Stand-up comedy is one art form in which aging gracefully can be particularly tricky. Once an audience has embraced a comic, they don't necessarily want to see that comedian evolve. We never really wanted to see Rodney Dangerfield get any respect, or George Carlin stop swearing.
Jim Breuer has managed to shift gears several times over the course of his career, and he's done it with relative ease — and a lot of hard work. The guy many first met as the braying "Goat Boy" on Saturday Night Live in the late '90s, in stoner flick Half-Baked or as a heavy-metal-obsessed shouter now elicits laughs with stories from his everyday life on a wide array of TV, radio and online outlets.
Breuer had his first stand-up gig in 1989, and he's still going strong even if the Breuer who takes the stage at the Bing Crosby Theater Saturday is nothing like the Breuer you would have seen 30 years ago at a Clearwater, Florida, open-mic night.
In an interview from a Nashville tour stop, Breuer says he basically looks at his career in three 10-year periods.
"The first 10, I'm just trying to be a star," Breuer says. "I want to be on TV, I want to be in films. And, technically, I pulled that off. '89 started and by the time I got to '99, couple of sitcoms, television development, SNL, couple of films.
"[In] '99 I walked away to start a family, so the next 10 years was more family and I went into radio so I could be home and do dates here and there. And the last 10 I've been full-blown stand-up, and doing my best to write and be passionate."
Breuer calls his latest era "my all-time best." For his current stand-up, he steers far from the topical temptations of the country's political warfare in favor of being as relatable as possible to as many people as possible. And it's been that way ever since he and his wife started having kids nearly 20 years ago.
"I just talk about what I know. I'm not trying to be clever," Breuer says. "I'm not trying to be the smartest guy out there. I'm a father. I'm a husband. I'm a son trying to take care of elderly parents. And it turns out a lot of people are just like me. As long as I have a normal life, I'm going to have material."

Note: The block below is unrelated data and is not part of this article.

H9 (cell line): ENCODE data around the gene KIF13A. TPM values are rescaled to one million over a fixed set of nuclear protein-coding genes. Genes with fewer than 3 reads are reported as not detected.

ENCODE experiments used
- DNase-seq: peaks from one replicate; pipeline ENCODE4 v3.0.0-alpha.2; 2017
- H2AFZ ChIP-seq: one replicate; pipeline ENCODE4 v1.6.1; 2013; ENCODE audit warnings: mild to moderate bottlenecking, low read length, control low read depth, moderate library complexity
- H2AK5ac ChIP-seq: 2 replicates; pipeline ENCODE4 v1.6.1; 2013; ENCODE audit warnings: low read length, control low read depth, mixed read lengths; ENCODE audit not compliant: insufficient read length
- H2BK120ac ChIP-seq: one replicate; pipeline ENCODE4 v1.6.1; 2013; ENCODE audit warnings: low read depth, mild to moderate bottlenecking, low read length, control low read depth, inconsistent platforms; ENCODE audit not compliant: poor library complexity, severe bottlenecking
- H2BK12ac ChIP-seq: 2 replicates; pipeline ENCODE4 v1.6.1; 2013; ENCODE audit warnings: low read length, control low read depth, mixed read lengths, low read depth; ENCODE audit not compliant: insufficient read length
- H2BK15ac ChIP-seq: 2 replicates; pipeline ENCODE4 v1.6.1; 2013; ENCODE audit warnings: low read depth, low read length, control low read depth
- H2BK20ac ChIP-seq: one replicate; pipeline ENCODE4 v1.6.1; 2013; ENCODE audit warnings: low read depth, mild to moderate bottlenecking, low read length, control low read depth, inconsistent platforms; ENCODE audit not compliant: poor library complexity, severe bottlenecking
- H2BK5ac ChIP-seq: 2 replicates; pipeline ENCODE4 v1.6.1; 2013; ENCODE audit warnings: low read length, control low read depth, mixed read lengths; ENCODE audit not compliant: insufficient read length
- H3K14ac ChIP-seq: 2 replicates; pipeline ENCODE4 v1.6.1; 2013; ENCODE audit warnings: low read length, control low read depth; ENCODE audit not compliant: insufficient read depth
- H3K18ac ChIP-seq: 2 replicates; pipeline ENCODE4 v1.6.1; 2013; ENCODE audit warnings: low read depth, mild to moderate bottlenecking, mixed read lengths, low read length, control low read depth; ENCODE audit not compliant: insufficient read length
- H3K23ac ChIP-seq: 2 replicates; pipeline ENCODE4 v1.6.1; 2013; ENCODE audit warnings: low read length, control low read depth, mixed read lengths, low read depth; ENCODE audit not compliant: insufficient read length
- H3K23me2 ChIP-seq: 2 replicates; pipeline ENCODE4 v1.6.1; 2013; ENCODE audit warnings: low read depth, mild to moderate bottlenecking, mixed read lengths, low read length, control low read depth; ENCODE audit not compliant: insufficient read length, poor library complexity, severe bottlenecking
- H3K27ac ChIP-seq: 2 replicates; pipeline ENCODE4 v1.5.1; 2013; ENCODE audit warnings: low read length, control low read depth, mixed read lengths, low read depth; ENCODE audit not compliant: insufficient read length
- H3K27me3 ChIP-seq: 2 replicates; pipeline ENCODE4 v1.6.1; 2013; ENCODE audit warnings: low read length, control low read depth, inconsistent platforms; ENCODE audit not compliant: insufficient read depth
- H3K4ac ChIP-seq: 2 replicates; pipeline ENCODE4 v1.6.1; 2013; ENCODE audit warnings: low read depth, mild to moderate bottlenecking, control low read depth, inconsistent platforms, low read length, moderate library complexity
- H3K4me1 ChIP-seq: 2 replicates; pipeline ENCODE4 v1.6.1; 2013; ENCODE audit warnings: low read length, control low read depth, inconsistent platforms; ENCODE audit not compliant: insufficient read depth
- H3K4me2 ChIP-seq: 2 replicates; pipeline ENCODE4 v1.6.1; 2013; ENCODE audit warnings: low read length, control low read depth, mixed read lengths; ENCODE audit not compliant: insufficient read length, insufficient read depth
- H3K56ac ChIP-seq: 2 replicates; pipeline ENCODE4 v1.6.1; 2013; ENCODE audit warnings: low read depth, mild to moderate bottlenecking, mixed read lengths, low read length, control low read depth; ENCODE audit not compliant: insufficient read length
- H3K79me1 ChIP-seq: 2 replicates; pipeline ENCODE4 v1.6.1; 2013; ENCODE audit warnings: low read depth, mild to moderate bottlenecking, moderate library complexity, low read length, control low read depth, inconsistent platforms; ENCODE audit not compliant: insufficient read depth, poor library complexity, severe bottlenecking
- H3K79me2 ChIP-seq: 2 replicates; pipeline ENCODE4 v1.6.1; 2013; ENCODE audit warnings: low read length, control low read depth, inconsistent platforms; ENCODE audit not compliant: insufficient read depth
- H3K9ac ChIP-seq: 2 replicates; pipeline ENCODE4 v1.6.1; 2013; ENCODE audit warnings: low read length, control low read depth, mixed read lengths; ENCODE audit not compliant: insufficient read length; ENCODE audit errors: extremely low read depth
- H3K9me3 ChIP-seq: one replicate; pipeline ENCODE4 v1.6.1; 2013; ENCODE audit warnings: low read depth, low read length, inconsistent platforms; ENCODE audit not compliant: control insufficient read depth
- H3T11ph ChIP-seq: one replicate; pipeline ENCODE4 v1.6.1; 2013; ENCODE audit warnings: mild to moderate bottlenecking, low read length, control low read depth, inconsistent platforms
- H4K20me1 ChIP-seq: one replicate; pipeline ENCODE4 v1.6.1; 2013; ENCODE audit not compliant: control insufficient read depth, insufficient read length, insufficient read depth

Lest you think aging has totally mellowed Breuer out, hop online and give his Jim Breuer Podcast or Howard Stern Show appearances a spin. Or, better yet, catch him on the road with Metallica where he's putting his metal fandom to use revving up the crowds of 15,000-20,000 fans before the band takes the stage. He did just that in Spokane back in December. That gig came about through the comedian and band's mutual fandom and long-standing friendship, and Breuer calls his nights opening for Metallica "the greatest gig I ever had, hands down."
"Basically, what they wanted was a fan experience," Breuer says of the Metallica job. "So, make it about Metallica, make it about their fans. I went, 'Oh my God, that's easy. I'm a diehard Metallica fan. These are my people!'"
Even so, Breuer had to win over Metallica fans antsy for the concert to start, people who maybe weren't aware a comedian was going to kick off the evening. At his own shows, that's not a problem.
"I have a pretty loyal, deep following of fans," Breuer says. "And it's all from stand-up. Not from SNL. Not from Half-Baked. That got you in the door, but once you're in, you're going to be all 'Oh my God, I had no idea what a powerhouse stand-up he was.'" ♦
Jim Breuer • Sat, Feb. 9 at 8 pm • All ages • $25.50-$48 • Bing Crosby Theater • 901 W. Sprague • bingcrosbytheater.com • 227-7638